BEGINNER’S GUIDE to BETTING
EXCHANGES by Alex Deacon of
The Racing and Football Outlook
It's fair to say that the past five years have seen the world of betting change almost beyond all recognition - in ways that we could not possibly have anticipated a decade ago. Chief amongst these changes, and one wrought from the explosion of Internet betting, has been the introduction of betting exchanges.
The betting exchanges differ from the traditional bookmaker in that punters can act as bookmakers, by offering their own set of odds or prices (what is known as laying a bet) in the hope that a backer will come forward and match that bet at the price specified by the layer. For example, you might not fancy the chances of Team A against Team B and offer people the chance to bet on Team A by laying your own odds on them. Alternatively, punters can act as backers in much the same way as you do with the bookie and match bets with those people laying bets.
While the concepts behind the exchanges might still seem alien, all of the established exchanges have extensive help and tutorial sections for new users and anyone dipping their toe into the water for the first time is well advised to avail themselves of exactly how the exchange works before putting down any of their hard-earned. That said, after a short time, the slightly different way of betting soon becomes second nature to even the most inexperienced punter.
Of the established betting exchanges, Betfair
has very quickly become the market leader with a dominance of the market eclipsing the efforts of their nearest rivals, the Irish-based company Betdaq. The dominance of Betfair
means that smaller operations suffer in a way that smaller online bookies of the traditional variety do not. This happens because, without sufficient money in the market, backers and layers find it difficult to make the bet they want. This in turn creates a vicious cycle whereby exchange punters gravitate to the one place they're almost certain to get the bet they want i.e. at Betfair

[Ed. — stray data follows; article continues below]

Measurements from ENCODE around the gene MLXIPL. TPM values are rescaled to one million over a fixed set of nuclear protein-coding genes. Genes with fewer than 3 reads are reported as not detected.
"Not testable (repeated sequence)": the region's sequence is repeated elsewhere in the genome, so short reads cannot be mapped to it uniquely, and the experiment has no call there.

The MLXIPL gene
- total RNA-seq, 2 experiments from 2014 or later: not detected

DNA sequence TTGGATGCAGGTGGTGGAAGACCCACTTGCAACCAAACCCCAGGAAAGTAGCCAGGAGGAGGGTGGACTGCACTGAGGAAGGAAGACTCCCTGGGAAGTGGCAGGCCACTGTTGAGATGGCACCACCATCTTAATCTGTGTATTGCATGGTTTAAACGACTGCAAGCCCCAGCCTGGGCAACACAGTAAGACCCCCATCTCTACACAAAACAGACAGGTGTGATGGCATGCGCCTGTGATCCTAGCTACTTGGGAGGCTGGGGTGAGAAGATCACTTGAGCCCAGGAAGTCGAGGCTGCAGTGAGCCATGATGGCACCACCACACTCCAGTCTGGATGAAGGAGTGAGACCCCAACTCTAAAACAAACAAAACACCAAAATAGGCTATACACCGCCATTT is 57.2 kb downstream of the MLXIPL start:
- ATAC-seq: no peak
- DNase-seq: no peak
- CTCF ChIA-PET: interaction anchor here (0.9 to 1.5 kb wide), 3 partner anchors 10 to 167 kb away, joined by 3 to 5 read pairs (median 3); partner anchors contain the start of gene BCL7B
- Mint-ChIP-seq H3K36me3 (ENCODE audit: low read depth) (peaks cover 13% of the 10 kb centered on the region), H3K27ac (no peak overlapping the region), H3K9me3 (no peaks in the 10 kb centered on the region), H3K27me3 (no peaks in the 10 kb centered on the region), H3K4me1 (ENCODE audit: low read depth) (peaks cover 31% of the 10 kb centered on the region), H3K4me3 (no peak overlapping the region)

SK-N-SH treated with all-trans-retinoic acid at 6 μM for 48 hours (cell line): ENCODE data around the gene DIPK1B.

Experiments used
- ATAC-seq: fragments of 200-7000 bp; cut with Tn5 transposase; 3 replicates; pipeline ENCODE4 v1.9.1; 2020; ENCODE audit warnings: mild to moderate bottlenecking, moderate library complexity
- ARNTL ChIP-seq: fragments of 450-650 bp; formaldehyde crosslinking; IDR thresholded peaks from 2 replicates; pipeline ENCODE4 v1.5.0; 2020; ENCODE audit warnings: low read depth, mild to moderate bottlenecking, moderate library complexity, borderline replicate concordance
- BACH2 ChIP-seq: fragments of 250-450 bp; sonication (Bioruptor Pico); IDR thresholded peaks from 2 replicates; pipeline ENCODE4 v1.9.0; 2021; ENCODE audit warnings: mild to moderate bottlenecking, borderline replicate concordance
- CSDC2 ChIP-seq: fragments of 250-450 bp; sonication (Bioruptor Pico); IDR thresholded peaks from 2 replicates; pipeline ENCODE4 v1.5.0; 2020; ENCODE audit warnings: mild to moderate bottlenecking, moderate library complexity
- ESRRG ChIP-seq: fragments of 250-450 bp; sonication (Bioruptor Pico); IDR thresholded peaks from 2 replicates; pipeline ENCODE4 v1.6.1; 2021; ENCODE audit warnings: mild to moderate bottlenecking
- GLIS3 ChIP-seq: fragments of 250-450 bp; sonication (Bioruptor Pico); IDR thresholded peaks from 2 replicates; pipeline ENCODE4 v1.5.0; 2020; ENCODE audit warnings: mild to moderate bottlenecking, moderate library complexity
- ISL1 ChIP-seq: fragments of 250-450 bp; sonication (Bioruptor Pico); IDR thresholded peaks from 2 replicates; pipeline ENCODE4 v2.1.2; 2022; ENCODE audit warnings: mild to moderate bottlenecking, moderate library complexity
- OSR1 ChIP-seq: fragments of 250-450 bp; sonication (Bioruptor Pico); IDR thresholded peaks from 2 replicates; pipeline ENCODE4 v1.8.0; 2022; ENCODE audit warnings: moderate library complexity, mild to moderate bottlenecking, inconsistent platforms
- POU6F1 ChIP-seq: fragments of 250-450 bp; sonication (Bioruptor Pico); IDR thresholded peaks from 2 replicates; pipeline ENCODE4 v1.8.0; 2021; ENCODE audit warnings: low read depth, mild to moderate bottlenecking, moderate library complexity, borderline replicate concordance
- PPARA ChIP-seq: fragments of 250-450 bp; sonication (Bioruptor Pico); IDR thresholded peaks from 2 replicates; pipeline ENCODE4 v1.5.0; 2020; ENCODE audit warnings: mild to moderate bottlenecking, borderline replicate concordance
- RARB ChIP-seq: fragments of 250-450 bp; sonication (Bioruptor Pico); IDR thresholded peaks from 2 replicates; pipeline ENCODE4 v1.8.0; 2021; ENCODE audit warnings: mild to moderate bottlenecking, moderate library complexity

Playing on the exchanges can be as simple as backing your fancies with a traditional firm, at what are probably more attractive odds. Even taking the exchange’s commission into account, doing so may give you more bets for your pound than you'd get from your local High Street firm. However, unless you get involved with laying as well as backing, you probably won’t become more likely to win overall. The shrewdest operators on the Exchanges back at a high price and then lay the same event at a lower price thus guaranteeing themselves a locked-in profit.
While there is so much to be positive about with the exchanges, one area in which they do disappoint football punters in particular is that they are absolutely hopeless as a medium for stringing together a decent accumulator or multiple bet. Whereas your local bookies will be willing to lay all manner of exotic permutations and combinations, including some dreamt up by SoccerLotto’s very own Perman, the model by which the current exchanges operate does not allow for anything much more sophisticated than the laying of a limited number of doubles within a specific competition. While daily doubles have proved popular during the big events such as the World Cup or European Championships, multiples remain one of the (many would argue the only) area of betting in which the exchanges come up short and in which the paper coupon remains king.